My first visit to Erice came to pass, sooner than I expected, three days after my arrival in Trapani. My Palermo contacts had introduced me to Elio, a fellow Pagan and devotee of Venus, and together, we ascended Mount Erice in his jeep late one Saturday night, climbing the precipitous road that slithers its way up the mountain like an extensive, lustrous serpent. The night was still, and anticipation grew inside me as we set foot on the small path that leads to Venus’ castle in the dark. The site itself was locked, but we clambered onto the vertical cliff on which the Temple once stood, and sat down in midst of little flowers, herbs and stones. We remained quietly on the ancient rock for a long time, looking down towards Trapani and the sea, listening and savouring the magical atmosphere.

During my time on Sicily, I travelled extensively in the West. Through a series of wonderful synchronicities that always seem to occur when we travel and click into collective unconscious mode, I was led from one sacred site to the next, and introduced to many different Goddesses and energies that spoke to me strongly. Yet, in between trips, I always returned to Trapani, and Erice. It was as though She was calling me back with Her captivating, siren-like song, making sure I never strayed too far.

Coming up to Beltane, the sensual energies were extremely strong. I could really feel Venus’ presence – fast, wild, sensual, sexual - with all of my body. Physically, I was on fire for much of the time, burning with ethereal electricity. I wrote in my journal: She is like a wild mare, the tide, the forces of the moon, the storm, the elements. She is uncontrollable, yet if we let go she exalts us to places of pure bliss, of ecstasy, a place where the mind shuts down and the soul merges with divinity. There is only light, the awakening of the senses, the primal dance of bodies. Ecstatic prayer, body worship, celebrating love. I had visions of dancing wildly on Mount Erice, of invoking Venus with my arms open wide, her winds caressing me, teasing me, going through me and all around me.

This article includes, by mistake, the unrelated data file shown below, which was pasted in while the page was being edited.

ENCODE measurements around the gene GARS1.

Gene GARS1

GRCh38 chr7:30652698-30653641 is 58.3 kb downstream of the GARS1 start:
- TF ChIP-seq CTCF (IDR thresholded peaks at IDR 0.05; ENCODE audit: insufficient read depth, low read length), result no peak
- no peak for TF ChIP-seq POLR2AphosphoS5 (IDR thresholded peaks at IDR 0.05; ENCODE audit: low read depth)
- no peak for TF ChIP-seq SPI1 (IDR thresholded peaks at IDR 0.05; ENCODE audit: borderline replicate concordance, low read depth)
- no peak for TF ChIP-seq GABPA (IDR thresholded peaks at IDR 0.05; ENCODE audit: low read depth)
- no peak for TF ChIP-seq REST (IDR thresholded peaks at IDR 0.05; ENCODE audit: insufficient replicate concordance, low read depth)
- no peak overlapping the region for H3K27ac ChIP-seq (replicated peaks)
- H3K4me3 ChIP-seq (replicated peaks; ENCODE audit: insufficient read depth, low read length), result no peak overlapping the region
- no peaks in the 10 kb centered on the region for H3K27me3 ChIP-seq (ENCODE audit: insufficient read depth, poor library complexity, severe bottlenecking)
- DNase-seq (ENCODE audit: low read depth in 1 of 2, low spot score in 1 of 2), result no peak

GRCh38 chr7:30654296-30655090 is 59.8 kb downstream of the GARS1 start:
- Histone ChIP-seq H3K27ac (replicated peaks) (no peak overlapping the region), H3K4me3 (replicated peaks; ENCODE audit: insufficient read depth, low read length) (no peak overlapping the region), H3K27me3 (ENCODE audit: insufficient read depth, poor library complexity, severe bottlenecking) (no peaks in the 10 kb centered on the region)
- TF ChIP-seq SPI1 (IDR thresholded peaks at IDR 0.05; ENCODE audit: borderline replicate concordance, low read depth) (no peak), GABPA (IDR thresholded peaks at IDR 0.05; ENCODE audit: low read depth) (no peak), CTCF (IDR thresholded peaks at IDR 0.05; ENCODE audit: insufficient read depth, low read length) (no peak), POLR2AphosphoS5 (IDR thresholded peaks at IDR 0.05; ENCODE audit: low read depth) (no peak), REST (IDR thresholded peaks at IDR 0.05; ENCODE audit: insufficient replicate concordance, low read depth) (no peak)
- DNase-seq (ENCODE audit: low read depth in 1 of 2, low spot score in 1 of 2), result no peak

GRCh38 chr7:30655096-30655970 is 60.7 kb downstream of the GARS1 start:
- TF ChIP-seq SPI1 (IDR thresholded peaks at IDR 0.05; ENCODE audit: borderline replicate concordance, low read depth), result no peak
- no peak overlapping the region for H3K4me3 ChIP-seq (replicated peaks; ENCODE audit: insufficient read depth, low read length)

Half-way through my stay, I came across a serendipitous piece of information in Mary Taylor Simeti’s On Persephone’s Island, a Sicilian journal I had been dipping in and out of. Whilst leafing through the book one quiet Sunday afternoon, I found a piece on Erice and the Temple of Venus, informing me that Venus Erycina’s feast day was once celebrated on the 23rd April. 23rd April? ‘Hang on’, I thought, and went to check my diary. ‘That’s tomorrow!’ Thrilled, but not really surprised, I decided to visit Erice the next day to mark the festival.

Simeti writes that, in ancient times, the Carthaginians worshipped Venus in the guise of Astarte: each spring they released a white flock of doves from Erice toward North Africa and the sister shrine of Sicca Veneria. After nine days, the flock would return with a red dove, symbolising Astarte, in the lead, signalling the reawakening of nature.

Inspired by this recollection, I bought eight white roses plus a red one as an offering for the Goddess the next morning. It was a hot, sunny day, and, fresh roses in my arm, I began my ascent to the mountain town.

©Tiziana Stupia